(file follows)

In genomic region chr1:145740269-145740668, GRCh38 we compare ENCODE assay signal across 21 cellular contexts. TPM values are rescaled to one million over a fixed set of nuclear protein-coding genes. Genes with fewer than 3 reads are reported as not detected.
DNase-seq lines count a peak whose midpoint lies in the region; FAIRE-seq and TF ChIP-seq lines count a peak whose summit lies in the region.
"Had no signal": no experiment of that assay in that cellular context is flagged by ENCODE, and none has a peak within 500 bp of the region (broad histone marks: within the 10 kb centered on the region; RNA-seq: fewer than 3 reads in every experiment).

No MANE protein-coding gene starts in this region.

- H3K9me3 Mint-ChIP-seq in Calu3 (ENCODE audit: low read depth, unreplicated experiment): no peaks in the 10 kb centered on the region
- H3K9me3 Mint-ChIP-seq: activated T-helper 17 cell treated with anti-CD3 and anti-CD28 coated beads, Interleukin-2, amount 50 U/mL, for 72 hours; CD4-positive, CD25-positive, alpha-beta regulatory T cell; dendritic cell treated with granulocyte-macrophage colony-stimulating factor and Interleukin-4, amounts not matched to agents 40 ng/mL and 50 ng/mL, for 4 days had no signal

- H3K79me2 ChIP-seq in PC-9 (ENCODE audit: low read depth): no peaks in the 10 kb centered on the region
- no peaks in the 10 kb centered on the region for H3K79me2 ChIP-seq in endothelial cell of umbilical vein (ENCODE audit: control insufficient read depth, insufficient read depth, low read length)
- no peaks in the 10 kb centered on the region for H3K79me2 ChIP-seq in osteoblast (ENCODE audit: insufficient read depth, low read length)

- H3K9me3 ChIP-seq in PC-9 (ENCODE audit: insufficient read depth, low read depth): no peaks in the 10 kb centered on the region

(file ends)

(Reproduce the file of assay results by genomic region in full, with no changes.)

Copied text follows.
In genomic region chr1:145740269-145740668, GRCh38 we compare ENCODE assay signal across 21 cellular contexts. TPM values are rescaled to one million over a fixed set of nuclear protein-coding genes. Genes with fewer than 3 reads are reported as not detected.
DNase-seq lines count a peak whose midpoint lies in the region; FAIRE-seq and TF ChIP-seq lines count a peak whose summit lies in the region.
"Had no signal": no experiment of that assay in that cellular context is flagged by ENCODE, and none has a peak within 500 bp of the region (broad histone marks: within the 10 kb centered on the region; RNA-seq: fewer than 3 reads in every experiment).

No MANE protein-coding gene starts in this region.

- H3K9me3 Mint-ChIP-seq in Calu3 (ENCODE audit: low read depth, unreplicated experiment): no peaks in the 10 kb centered on the region
- H3K9me3 Mint-ChIP-seq: activated T-helper 17 cell treated with anti-CD3 and anti-CD28 coated beads, Interleukin-2, amount 50 U/mL, for 72 hours; CD4-positive, CD25-positive, alpha-beta regulatory T cell; dendritic cell treated with granulocyte-macrophage colony-stimulating factor and Interleukin-4, amounts not matched to agents 40 ng/mL and 50 ng/mL, for 4 days had no signal

- H3K79me2 ChIP-seq in PC-9 (ENCODE audit: low read depth): no peaks in the 10 kb centered on the region
- no peaks in the 10 kb centered on the region for H3K79me2 ChIP-seq in endothelial cell of umbilical vein (ENCODE audit: control insufficient read depth, insufficient read depth, low read length)
- no peaks in the 10 kb centered on the region for H3K79me2 ChIP-seq in osteoblast (ENCODE audit: insufficient read depth, low read length)

- H3K9me3 ChIP-seq in PC-9 (ENCODE audit: insufficient read depth, low read depth): no peaks in the 10 kb centered on the region